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The Time Kiss Played Their First Show Without Makeup

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On Oct. 11, 1983, Kiss performed the first-ever show without their trademark facepaint. The change helped revitalize the band’s sagging commercial fortunes, but also marked the beginning of an extended “troubling time” for founding member Gene Simmons.

This inaugural live unmasked appearance – in the unlikely and remote setting of Lisbon, Portugal – came just three weeks after Kiss, long famous for hiding their identities in public and onstage behind elaborate costumes and makeup, first revealed their real faces on national television during a special MTV appearance.

Of course, by this point, only two of the group’s original members were around for the unveiling, with founding drummer Peter Criss having departed in 1980 and guitarist Ace Frehley following him out the door in 1982. The former “hottest band in the land” had also fallen far from the height of their massive ’70s commercial fortunes. This was partially because of the lineup changes and most certainly also because they spent the early ’80s dabbling in disco-influenced rock or making a much-derided concept album.

Even when they did get their act together – and how! – with 1982’s thunderous return to form Creatures of the Night, the public barely took notice. Despite new guitarist Vinnie Vincent’s insistence that it was “time to grow and change” by unmasking, the move was most likely borne at least partially to try and garner a higher level of attention for their highly deserving new album, Lick It Up.

The change (and the often-underrated music they made during this time) helped Kiss regain some, but certainly not all, of the popularity they had lost during their last few years. However, it also signified yet another shift in the already fractured band’s power dynamic, with Simmons finding himself uncomfortable in his new non-Demon persona.

As he details in his book Kiss and Make-Up, Simmons “didn’t know how I was supposed to act, because the non-makeup version of the band was an entirely new idea. Paul [Stanley] was in his prime. He was very comfortable being who he was – because, in some ways, Paul is the same offstage as onstage.”

Watch Kiss Talk About Taking Off Their Makeup

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This dilemma can be seen in footage of the band’s first non-makeup show. Stanley doesn’t seem to have lost a step in terms of fulfilling his sex symbol/frontman duties, while Simmons’ outfit and monster-stomping routine seems a little bit more awkward without the greasepaint.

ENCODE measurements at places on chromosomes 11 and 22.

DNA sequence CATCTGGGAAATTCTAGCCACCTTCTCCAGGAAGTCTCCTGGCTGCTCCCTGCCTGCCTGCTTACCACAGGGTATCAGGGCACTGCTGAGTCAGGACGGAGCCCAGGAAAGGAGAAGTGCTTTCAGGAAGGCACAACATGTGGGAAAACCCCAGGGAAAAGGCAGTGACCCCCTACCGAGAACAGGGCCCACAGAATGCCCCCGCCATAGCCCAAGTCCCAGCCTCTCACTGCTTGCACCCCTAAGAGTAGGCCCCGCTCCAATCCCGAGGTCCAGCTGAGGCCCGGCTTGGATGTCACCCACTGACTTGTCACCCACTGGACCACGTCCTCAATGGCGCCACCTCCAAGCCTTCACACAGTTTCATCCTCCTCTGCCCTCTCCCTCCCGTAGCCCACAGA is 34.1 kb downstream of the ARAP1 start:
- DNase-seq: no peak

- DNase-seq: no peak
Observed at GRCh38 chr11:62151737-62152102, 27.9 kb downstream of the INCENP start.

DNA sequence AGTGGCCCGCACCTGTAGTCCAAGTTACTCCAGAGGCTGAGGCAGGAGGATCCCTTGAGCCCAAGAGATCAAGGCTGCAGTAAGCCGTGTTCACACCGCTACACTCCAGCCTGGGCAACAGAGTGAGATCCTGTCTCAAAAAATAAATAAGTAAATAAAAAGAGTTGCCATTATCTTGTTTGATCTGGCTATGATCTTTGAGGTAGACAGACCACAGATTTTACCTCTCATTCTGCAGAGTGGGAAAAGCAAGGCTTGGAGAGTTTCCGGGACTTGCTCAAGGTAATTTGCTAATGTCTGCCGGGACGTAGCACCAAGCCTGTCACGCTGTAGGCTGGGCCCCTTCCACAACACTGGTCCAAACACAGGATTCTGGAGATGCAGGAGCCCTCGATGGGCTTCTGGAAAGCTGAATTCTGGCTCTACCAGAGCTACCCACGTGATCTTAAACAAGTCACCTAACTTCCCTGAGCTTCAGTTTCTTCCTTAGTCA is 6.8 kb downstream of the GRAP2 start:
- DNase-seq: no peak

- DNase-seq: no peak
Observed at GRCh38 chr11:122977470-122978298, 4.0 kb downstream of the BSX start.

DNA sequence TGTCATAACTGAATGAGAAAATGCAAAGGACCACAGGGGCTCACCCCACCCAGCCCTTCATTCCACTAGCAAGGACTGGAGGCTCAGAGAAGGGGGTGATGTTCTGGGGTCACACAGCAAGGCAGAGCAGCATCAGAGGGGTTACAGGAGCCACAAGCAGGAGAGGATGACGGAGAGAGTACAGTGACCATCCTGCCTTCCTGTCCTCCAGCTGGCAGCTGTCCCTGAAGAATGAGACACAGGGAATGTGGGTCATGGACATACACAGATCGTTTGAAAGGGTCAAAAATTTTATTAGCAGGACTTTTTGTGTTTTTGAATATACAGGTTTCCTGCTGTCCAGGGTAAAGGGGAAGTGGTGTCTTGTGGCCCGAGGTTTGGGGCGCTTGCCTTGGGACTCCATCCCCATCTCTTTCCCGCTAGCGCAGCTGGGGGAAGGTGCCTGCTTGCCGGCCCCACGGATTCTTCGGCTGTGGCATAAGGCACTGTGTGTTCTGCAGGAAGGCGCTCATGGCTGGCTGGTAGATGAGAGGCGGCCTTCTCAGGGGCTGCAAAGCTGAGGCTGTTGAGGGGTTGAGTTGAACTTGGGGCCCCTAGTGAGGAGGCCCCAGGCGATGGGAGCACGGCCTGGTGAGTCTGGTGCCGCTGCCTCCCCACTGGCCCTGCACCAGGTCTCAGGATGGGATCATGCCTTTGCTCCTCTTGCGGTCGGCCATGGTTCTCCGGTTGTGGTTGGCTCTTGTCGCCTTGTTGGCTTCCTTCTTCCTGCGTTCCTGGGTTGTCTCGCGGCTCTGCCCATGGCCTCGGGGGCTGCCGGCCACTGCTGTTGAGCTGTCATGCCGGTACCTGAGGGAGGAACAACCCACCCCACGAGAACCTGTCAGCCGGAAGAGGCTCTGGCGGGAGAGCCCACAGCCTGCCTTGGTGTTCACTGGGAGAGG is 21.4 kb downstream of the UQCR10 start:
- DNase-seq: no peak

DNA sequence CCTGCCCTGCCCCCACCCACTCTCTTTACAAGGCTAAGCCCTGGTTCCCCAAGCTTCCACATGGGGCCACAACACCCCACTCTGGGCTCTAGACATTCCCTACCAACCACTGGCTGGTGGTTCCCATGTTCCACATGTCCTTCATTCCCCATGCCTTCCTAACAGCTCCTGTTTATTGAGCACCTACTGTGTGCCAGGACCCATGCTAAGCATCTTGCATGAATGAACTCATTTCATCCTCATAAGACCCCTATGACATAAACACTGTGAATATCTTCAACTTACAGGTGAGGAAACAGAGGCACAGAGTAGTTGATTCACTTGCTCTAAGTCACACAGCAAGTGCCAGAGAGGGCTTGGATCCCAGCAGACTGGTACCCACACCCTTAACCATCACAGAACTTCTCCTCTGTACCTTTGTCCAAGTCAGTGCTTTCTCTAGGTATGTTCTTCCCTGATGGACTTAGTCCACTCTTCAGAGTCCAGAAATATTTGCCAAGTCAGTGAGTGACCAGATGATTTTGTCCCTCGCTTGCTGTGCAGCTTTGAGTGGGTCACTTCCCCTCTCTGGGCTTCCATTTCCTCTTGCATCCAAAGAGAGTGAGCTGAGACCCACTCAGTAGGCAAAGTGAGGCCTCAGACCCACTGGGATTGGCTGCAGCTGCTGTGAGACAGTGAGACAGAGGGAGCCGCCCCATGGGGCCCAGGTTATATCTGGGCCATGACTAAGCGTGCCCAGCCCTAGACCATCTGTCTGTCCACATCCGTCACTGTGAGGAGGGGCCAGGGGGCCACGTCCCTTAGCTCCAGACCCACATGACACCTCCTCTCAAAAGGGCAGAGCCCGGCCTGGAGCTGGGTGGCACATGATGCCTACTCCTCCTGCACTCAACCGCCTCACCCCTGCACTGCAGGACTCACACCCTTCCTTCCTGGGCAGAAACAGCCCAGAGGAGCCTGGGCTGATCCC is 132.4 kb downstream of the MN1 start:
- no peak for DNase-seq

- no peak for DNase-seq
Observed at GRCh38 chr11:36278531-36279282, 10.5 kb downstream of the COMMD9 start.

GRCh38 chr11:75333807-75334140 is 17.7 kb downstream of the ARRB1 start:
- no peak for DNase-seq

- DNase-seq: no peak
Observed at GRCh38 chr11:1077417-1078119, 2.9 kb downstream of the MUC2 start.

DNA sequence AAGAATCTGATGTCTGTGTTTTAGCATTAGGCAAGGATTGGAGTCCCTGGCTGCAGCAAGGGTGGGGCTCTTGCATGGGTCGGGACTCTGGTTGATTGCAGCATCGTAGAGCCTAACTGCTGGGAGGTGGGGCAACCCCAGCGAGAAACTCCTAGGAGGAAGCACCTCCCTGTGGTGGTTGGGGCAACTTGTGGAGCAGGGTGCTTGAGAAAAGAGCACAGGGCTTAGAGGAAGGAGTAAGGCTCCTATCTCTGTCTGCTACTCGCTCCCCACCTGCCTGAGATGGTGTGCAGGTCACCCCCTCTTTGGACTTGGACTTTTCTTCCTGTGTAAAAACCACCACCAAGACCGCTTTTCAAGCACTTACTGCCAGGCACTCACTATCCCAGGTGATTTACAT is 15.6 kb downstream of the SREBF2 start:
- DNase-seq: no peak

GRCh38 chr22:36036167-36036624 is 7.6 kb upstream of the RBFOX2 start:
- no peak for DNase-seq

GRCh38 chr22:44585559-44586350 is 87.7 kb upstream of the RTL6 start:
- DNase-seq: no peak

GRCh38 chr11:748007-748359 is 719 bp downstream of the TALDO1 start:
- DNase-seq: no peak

“For those couple of years it became his (Stanley’s) band,” Simmons continues. “Paul was always the guy who spoke in the interviews. When you saw photos of Kiss, they tended more and more to be photos of Paul.” As Simmons jokes himself, things would get worse, not better, in later years, clothing-wise: “My reaction was to try to muscle my way back into the spotlight by buying some truly outlandish androgynous clothing. … It just made me look like a football player in a tutu.”

Perhaps this shift led to Gene Simmons seeking fulfillment in other avenues, as he spent much of the mid-’80s pursuing film roles, managing other bands and operating his own record label. Paul Stanley was often forced to fill the vacuum left by his partner’s divided focus, dominating the songwriting and production duties on albums such as Animalize, Asylum and Crazy Nights. It was nearly a decade before the first Simmons-fronted single of the non-makeup era (1992’s “Unholy”) was released.

Still, somehow Stanley and Simmons managed to keep the good ship Kiss afloat. The band would continue to perform au naturel for the next 13 years. They released seven albums during this time, several of which went platinum and spawned hit singles such as “Heaven’s on Fire” and “Forever.”

Guitarist Vincent, who had taken over for Frehley only a year earlier, would soon depart the band, being replaced even more briefly by Mark St. John and more permanently by Bruce Kulick. Eric Carr, the band’s universally beloved second drummer, would remain in the lineup until his death in 1991.

In 1996, Kiss once again donned the makeup – and welcomed back Frehley and Criss – for a hugely successful world tour. The pair would depart again a few years later. Simmons and Stanley made the controversial decision to hire new members (guitarist Tommy Thayer and drummer Eric Singer, who also played on the last two “unmasked” Kiss albums) to wear the iconic cat and spaceman facepaint. Kiss released their 20th studio album, Monster in 2012.

See Kiss and Other Rockers in the Top 100 Albums of the ’70s

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